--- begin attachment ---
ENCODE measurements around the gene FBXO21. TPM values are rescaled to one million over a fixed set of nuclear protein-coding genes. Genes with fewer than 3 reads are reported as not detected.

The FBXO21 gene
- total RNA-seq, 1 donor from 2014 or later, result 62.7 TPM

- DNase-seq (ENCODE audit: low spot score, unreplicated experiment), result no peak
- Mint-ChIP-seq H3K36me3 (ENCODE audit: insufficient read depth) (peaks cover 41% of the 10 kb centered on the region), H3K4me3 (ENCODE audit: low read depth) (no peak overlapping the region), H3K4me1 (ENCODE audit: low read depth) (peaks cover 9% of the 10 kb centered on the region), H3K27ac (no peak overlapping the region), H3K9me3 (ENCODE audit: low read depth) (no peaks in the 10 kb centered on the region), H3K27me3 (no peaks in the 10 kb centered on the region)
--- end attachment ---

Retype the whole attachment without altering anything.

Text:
ENCODE measurements around the gene FBXO21. TPM values are rescaled to one million over a fixed set of nuclear protein-coding genes. Genes with fewer than 3 reads are reported as not detected.

The FBXO21 gene
- total RNA-seq, 1 donor from 2014 or later, result 62.7 TPM

- DNase-seq (ENCODE audit: low spot score, unreplicated experiment), result no peak
- Mint-ChIP-seq H3K36me3 (ENCODE audit: insufficient read depth) (peaks cover 41% of the 10 kb centered on the region), H3K4me3 (ENCODE audit: low read depth) (no peak overlapping the region), H3K4me1 (ENCODE audit: low read depth) (peaks cover 9% of the 10 kb centered on the region), H3K27ac (no peak overlapping the region), H3K9me3 (ENCODE audit: low read depth) (no peaks in the 10 kb centered on the region), H3K27me3 (no peaks in the 10 kb centered on the region)